National Geographic : 1950 Jul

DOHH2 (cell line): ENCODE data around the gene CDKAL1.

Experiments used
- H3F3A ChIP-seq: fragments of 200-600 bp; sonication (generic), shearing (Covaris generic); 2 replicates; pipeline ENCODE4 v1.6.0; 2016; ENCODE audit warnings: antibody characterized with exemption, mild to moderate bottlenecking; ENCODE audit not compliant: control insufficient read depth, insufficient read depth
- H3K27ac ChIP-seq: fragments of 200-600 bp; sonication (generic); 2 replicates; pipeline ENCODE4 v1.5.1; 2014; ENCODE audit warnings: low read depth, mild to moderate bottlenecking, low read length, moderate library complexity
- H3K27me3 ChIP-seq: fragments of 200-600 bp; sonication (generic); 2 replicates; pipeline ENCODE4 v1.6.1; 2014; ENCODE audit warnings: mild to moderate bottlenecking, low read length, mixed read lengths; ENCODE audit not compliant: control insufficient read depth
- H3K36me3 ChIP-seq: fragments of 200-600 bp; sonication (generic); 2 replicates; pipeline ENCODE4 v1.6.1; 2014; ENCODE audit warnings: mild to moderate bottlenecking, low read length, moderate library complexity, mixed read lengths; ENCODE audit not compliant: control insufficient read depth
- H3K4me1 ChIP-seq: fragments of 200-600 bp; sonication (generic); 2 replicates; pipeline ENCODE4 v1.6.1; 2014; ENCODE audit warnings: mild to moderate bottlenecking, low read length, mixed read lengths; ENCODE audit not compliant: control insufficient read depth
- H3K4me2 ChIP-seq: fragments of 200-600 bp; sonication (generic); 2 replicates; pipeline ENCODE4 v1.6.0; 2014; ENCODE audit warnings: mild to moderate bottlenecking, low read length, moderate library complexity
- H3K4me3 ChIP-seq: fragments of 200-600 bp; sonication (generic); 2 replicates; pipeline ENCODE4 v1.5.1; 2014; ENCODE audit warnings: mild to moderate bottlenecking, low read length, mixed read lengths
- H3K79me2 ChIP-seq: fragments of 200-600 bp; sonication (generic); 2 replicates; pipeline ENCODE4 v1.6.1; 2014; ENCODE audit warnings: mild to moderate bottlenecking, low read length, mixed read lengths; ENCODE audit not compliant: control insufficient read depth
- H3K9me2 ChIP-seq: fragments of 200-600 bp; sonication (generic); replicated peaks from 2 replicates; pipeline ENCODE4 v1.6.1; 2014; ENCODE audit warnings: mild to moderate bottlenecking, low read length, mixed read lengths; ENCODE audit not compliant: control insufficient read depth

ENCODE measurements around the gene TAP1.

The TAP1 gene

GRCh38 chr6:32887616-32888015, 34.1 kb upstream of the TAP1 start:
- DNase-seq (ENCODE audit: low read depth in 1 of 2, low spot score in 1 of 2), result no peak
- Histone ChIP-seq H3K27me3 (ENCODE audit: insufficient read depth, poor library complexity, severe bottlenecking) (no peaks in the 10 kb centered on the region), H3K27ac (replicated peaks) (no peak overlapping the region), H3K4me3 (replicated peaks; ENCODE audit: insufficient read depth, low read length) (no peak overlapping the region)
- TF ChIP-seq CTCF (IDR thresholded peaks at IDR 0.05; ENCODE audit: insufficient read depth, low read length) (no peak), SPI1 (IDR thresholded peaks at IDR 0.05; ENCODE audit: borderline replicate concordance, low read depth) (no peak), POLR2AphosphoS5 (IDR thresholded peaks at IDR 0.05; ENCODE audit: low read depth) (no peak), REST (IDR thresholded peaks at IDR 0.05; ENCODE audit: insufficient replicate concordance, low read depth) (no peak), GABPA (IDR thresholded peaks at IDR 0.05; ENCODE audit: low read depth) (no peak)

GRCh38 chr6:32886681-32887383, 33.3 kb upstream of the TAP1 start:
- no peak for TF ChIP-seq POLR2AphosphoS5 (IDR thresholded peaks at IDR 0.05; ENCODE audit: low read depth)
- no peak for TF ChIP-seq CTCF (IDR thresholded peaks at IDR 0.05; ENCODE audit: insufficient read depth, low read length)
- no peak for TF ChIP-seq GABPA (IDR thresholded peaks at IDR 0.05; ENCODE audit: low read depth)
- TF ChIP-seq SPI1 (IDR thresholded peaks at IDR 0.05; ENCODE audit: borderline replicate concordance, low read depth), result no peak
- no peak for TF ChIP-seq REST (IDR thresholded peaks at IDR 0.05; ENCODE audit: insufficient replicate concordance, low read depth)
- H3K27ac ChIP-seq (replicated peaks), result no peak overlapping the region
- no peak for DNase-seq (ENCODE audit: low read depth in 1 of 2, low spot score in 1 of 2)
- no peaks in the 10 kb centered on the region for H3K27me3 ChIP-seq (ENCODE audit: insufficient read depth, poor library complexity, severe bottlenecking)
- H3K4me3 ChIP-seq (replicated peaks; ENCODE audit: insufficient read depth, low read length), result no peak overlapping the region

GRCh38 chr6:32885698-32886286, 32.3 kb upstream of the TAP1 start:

The National Geographic Magazine duty driver helped me make photographs (page 35). When I photographed buses on the Golden Gate Bridge, crossing the longest single span in the world, the State cop on duty helped, too; he'd been reading the NATIONAL GEOGRAPHIC for years (pages 3, 34). I heard of another lenient policeman in San Francisco. As he directed downtown traffic, an intercity bus stopped beside him. The driver, having discarded regulation cap for a woman's wig, popped his head out and asked in falsetto the way to the terminal. Good naturedly, the cop told him where to go. This doesn't mean that bus operators take their responsibilities lightly. Many have driven a million miles without causing a scratch. Theirs is "defense driving," which considers every foolish thing the other fellow on the road might do. Earth's Tallest Living Things Early one morning I began the all-day ride over the Redwood Highway to Eureka, Cali fornia (page 36). Eugene McLean, the driver, soon asked whether he had any sight seers aboard. Every passenger confessed. At Santa Rosa we saw an average-size church constructed entirely of one redwood tree. Just north of Benbow we penetrated the heart of the rich coast redwood realm.* World's tallest living things, and among the oldest, the majestic coast redwoods (Sequoia sempervirens) have been growing 1,300 years or more to reach from 300 to 364 feet into the silence that settles on the groves. Here one instinctively spoke softly or not at all. Significance? One's own insignifi- cance. These ancients of eons stirred in me the same feelings I have in a cathedral mel lowed by age. We reached Eureka 40 minutes behind schedule because the driver stopped so often to let passengers make photographs. Down by the docks on Humboldt Bay we watched fishing boats unload ling cod. At a fisheries company 24 women skillfully filleted 1,000 pounds of sole an hour. One cut as many as 600 fish in an 8-hour day. On all the roads of the region we met tre mendous trailer trucks hauling colossal sem pervirens logs to some 160 lumber mills in Humboldt County. Fifty percent of the world's redwood of this species (the impor tant one commercially) stands in this county, which leads all others in California lumber production. We marveled at how easily mill hands and machinery moved timber nine feet in diameter from mountainous stockpiles to screaming saws. One night I went with friends to the only licensed whaling station in the United States. Well before we reached our destination six miles south of the city; we smelled what we later viewed, as one views a panorama. A male whale of the humpback variety covered a dock with his mammoth mass-42 feet long and as many tons heavy. John Lima drove for the Trinity Bus Line linking Eureka and Redding, to the east. For the 150-mile trip he gave me a front seat. High mountains, magnificent forests, deep gorges with racing streams-all in incredible * See "California's Coastal Redwood Realm," by J. R. Hildebrand, NATIONAL GEOGRAPHIC MAGAZINE, February, 1939. An Artist's Glimpses of Our Roadside Wildlife > "Take the back roads," fellow motorists advised Walter A. Weber, National Geographic Society staff artist, when he started out to paint wildlife pictures for Howell Walker's narrative of a bus trip around the United States. "I should like to take these doubters on a trans continental motoring tour. I could show them many sights as absorbing as the 16 I have painted for the NATIONAL GEOGRAPHIC MAGAZINE (pages 17 to 32)," said Mr. Weber. "The very pavement proves my point. Scarcely a mile is not reddened with the vulture-haunted remains of a furred or feathered jaywalker. I believe more jack rabbits die of automobile wounds than of gunshots. The fearless skunk seems unwilling to believe that a motorcar cannot smell a warning (page 25). Nocturnal road prowling deer (page 20) are so thick in places that their bulky bodies shatter speeding cars. "In Yellowstone National Park I once stopped my car to let a moose amble across the road (page 21). Some years ago an antlered bull, irritated by a horn tooting for right-of-way, charged a Cana dian car and chased frightened occupants into the woods. "In the Southwest my headlights have pin pointed coyotes skulking across desert roads (page 29). I have seen others following deer hunters through Texas mesquite brakes and gorging on discarded venison. Whenever a rifle shot rang out, they howled in chorus, as if in answer to a dinner bell. "I watched ospreys (page 23) sailing over Washington, D. C., looking for a meal in the Po tomac, and sparrow hawks perching on a Capital hotel's television antenna. From a car parked near Red Rock Lakes, Montana, I followed the rare trumpeter swan with binoculars (page 27). "One reason so many trout streams seem fished out is that roads have a way of following their convenient contour lines (page 31). "I saw these things, not because my eyes are sharper, but because in 20 years a wildlife artist learns where to look for them."